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Libertyville teen advocates vegan lifestyle

John Jungenberg 17 is finalist for contest by PETA's youth division. Winners receive their own poster ad feature peta2's website.

John Jungenberg, 17, is a finalist for a contest by PETA's youth division. Winners receive their own poster ad and a feature on peta2's website. | Katlyn Smith~Sun-Times Media.

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John Jungenberg

Who: Finalist in peta2’s “Cutest Vegan Alive” contest


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Updated: August 20, 2013 2:29AM

Libertyville teenager John Jungenberg has rainbow-colored hair and often wears a T-shirt with the phrase, “Meat Sucks.”

As he passed out leaflets on animal abuses in the agricultural industry at the Libertyville Days festival June 14, one onlooker yelled out, “I love your hair. It’s tight.”

Jungenberg, 17, is used to the attention: He’s the only Chicago-area finalist in a national contest by peta2, the youth division of People for the Ethical Treatment of Animals.

Twenty finalists in the “Cutest Vegan Alive” contest are vying for a professional photo shoot, their own poster ad and a feature on peta2’s website.

The contest attracted 400 entries — dedicated to vegans for the first time in its eight-year history. Peta2 will announce the winners, a male and a female, July 1, based on several factors, like cuteness, of course.

“John is a good example of how anyone can speak up for animals,” said Annie Leal, peta2’s street team coordinator.

“He constantly is organizing protests and passing out leaflets, and he does some really cool events. He’s always excited to spread the word.”

Jungenberg is a homeschooled student who was raised as a vegetarian. He recently talked with the Libertyville Review about his activism and what made him go vegan. This is an edited version of that conversation.

Q. If you win the contest, what will you do with that kind of national exposure?

A. I really just want to raise awareness about veganism and animal rights. I really like to speak up for animals because they don’t have a voice. It just makes you feel good. It’s just doing the right thing. Animal agriculture is really cruel. I really want to take that down and expose it for what it is.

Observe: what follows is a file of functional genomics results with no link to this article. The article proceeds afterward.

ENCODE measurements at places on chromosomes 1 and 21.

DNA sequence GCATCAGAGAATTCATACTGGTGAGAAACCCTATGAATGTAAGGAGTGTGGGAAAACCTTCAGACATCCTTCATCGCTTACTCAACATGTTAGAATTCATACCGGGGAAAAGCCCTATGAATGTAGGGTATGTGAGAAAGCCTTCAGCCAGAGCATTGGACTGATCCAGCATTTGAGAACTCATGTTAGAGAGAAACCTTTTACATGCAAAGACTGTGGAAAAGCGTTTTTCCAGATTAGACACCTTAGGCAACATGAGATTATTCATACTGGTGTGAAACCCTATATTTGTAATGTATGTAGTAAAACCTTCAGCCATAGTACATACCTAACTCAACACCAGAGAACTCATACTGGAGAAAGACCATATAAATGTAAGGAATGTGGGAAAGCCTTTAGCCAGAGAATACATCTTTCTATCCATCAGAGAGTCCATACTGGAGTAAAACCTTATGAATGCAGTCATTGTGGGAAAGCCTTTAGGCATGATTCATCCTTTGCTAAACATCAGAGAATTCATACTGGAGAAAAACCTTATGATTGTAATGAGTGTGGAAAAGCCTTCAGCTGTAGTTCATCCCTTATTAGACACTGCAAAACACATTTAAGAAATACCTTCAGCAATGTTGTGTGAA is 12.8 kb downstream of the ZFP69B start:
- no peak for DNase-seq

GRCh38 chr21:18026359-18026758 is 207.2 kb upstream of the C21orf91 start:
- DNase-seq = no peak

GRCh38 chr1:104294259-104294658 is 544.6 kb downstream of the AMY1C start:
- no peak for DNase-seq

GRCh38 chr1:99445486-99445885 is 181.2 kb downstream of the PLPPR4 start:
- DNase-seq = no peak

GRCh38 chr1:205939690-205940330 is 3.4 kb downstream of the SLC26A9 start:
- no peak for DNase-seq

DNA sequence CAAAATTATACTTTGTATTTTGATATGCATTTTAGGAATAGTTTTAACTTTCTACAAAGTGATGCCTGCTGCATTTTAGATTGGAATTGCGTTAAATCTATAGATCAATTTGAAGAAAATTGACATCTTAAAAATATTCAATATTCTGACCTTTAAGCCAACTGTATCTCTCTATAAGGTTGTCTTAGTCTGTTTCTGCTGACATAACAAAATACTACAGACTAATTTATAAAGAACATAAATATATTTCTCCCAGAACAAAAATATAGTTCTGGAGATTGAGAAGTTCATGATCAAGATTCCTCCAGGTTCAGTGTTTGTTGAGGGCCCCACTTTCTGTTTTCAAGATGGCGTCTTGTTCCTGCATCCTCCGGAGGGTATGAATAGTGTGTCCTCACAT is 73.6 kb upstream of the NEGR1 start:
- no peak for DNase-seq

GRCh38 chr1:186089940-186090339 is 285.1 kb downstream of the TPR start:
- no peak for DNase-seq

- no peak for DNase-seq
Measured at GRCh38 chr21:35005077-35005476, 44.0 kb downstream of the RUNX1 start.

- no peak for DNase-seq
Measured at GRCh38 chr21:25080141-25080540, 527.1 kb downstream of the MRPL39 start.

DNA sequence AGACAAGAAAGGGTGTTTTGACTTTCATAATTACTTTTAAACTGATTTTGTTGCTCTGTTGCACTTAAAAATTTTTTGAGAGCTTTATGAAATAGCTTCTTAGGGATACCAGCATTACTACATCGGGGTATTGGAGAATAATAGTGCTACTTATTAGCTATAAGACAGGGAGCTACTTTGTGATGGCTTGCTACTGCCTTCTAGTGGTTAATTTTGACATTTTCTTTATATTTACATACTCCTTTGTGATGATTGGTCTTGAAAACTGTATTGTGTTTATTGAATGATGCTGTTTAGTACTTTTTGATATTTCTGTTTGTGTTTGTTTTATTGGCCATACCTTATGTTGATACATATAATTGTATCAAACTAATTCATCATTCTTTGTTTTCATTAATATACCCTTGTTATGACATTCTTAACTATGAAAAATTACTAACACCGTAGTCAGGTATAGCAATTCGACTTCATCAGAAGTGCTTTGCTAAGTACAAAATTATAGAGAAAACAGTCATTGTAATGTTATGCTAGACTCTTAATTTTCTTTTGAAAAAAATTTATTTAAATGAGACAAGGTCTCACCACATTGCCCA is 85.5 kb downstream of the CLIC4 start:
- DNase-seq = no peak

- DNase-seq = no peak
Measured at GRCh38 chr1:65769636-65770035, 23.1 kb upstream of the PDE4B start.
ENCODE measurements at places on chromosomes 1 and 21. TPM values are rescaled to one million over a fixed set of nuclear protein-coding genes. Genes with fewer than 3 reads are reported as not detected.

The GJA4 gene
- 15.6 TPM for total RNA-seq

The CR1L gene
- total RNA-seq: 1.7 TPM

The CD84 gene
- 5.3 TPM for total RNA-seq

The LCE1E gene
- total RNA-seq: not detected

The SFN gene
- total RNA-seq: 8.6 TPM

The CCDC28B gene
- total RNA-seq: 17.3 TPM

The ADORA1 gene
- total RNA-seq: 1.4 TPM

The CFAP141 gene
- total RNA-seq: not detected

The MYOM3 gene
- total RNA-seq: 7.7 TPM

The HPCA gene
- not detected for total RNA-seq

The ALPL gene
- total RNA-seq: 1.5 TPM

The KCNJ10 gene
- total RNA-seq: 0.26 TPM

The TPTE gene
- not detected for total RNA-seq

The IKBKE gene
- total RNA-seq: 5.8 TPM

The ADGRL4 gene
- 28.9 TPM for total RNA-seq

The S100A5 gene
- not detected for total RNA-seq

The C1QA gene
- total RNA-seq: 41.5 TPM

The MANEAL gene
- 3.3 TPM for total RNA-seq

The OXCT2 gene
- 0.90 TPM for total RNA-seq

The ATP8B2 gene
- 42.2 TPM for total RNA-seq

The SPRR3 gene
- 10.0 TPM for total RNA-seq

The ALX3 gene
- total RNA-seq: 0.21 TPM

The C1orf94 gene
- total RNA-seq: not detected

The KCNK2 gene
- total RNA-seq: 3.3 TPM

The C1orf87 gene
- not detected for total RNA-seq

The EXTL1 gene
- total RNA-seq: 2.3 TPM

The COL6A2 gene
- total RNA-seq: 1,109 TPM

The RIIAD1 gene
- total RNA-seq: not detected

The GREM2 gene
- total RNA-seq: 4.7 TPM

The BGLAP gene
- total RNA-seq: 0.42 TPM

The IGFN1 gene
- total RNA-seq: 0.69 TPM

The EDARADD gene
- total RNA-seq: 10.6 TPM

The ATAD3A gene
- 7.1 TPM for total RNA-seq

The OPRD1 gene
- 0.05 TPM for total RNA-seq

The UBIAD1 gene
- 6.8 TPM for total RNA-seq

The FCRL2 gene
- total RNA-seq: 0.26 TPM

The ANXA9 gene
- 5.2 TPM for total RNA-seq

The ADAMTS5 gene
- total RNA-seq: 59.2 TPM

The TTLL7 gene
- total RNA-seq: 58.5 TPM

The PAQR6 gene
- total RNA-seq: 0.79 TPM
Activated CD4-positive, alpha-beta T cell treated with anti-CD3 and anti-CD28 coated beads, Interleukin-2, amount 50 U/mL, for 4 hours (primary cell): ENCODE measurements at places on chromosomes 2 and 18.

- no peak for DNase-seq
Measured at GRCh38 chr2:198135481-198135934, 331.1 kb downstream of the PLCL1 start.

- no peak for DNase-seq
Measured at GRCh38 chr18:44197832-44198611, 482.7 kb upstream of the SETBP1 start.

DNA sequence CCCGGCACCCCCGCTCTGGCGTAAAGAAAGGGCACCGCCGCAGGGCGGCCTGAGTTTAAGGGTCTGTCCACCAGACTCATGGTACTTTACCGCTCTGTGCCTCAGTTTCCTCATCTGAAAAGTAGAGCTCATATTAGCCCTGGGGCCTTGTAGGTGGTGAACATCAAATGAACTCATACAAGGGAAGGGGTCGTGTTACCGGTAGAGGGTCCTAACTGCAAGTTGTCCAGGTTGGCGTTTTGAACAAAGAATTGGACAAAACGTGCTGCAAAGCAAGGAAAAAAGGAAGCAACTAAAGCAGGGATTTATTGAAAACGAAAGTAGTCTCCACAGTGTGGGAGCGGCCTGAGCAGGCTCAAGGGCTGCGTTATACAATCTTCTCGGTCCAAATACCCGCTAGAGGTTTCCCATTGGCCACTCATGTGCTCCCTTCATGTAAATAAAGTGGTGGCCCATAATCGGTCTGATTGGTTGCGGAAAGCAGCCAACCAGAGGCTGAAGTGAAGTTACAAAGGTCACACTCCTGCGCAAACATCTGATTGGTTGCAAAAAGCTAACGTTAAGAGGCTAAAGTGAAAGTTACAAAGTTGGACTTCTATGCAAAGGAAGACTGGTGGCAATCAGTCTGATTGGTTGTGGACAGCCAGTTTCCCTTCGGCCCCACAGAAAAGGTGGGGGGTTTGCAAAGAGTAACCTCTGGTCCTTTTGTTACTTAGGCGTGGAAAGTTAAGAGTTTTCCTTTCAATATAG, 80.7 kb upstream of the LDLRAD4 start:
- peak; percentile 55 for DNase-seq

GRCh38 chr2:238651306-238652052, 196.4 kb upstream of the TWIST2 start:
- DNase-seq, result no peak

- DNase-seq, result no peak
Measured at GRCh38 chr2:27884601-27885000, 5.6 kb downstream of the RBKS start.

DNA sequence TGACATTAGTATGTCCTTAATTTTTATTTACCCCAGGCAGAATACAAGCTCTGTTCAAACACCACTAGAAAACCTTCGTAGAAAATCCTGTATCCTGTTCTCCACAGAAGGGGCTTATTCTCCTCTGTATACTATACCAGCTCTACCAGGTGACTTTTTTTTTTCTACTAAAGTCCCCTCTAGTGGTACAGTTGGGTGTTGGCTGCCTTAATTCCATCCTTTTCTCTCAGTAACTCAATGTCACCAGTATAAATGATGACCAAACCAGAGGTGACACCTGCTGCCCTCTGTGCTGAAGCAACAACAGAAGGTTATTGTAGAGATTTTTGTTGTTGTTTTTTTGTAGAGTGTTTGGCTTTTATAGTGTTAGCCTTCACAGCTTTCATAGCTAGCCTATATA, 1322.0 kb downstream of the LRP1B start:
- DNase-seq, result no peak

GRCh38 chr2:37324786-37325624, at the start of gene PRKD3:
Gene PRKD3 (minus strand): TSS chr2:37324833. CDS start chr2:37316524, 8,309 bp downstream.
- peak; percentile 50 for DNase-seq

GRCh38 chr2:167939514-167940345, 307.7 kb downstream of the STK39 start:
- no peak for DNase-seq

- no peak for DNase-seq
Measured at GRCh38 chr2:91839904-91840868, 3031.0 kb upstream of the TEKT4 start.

Q. What do you do to shed light on animal abuses?

A. I sometimes volunteer at local animal rescues. I recently started my own animal-rights group, which is a bike touring group called F.A.S.T. (Five Activists Standing Together). It’s a group four of my friends have formed with me, and we basically bike around to different schools and colleges to hand out leaflets. I think it’s really good to combine causes. Cyclist safety and animal rights are obviously both really good causes.

Q. What are your plans for F.A.S.T.?

A. We’re looking into doing another bike tour to St. Louis, maybe in August. We just completed our first tour in April, and we went from Libertyville to Madison, Wis., and then Milwaukee and back, which was about 300 miles round trip. We handed out 7,200 leaflets along the way.

Q. You seem well-versed on cases of animal cruelty.

A. Peta2 has a ton of information on that. PETA’s website. Mercy for Animals (a nonprofit organization that aims to educate consumers and conducts cruelty investigations). Those are all really good resources.

Q. Why did you become vegan?

I’ve been vegan a little over three years now. I found out that male chicks are ground up alive for the egg industry, and then I found out that baby calves are taken away from their mothers for the diary industry. So that made me decide to become vegan. It’s easier than most people would think. I’m actually gluten-free too (because of celiac disease). Originally, I thought it would be nearly impossible to become vegan, and then one day I just decided to stop feeling guilty about what I ate.

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